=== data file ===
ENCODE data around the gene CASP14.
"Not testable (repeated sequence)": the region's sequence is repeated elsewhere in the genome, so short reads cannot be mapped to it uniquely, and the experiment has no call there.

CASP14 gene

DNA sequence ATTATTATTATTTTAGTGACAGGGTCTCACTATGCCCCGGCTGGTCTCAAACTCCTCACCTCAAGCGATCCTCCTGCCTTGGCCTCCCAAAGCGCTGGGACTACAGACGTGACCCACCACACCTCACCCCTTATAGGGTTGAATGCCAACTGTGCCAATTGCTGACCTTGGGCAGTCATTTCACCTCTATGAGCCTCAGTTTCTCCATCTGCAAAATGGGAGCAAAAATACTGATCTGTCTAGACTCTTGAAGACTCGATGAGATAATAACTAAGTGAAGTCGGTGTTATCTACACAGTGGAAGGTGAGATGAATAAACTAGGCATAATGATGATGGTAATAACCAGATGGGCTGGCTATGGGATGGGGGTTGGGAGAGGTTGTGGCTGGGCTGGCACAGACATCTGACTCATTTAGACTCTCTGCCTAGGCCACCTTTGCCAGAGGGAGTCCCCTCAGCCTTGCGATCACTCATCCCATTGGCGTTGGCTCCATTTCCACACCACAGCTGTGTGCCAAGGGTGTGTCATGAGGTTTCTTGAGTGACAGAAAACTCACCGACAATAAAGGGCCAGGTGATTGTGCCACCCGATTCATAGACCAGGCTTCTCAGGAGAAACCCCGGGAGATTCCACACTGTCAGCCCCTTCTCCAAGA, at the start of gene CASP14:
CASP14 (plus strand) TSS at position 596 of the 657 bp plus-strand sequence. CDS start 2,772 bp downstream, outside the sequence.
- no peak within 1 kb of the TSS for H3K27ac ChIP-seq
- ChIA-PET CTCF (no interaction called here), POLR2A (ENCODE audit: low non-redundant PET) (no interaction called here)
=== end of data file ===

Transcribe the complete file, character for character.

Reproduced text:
ENCODE data around the gene CASP14.
"Not testable (repeated sequence)": the region's sequence is repeated elsewhere in the genome, so short reads cannot be mapped to it uniquely, and the experiment has no call there.

CASP14 gene

DNA sequence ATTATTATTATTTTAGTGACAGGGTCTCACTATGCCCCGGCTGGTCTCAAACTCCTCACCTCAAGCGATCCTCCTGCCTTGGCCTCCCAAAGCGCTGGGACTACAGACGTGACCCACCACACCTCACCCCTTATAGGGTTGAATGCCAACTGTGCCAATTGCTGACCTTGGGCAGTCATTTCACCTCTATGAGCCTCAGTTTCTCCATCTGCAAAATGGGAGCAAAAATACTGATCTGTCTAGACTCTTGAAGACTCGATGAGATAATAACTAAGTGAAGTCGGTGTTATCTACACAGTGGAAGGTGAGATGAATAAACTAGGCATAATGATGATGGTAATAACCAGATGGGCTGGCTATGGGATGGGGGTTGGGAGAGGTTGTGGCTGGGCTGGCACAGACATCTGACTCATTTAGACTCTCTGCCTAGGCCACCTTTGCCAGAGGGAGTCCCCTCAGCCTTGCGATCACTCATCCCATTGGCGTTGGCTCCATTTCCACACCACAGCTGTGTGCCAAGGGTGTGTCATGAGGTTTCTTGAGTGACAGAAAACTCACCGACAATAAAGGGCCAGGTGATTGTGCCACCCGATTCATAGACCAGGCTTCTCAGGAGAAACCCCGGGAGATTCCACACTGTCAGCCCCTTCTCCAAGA, at the start of gene CASP14:
CASP14 (plus strand) TSS at position 596 of the 657 bp plus-strand sequence. CDS start 2,772 bp downstream, outside the sequence.
- no peak within 1 kb of the TSS for H3K27ac ChIP-seq
- ChIA-PET CTCF (no interaction called here), POLR2A (ENCODE audit: low non-redundant PET) (no interaction called here)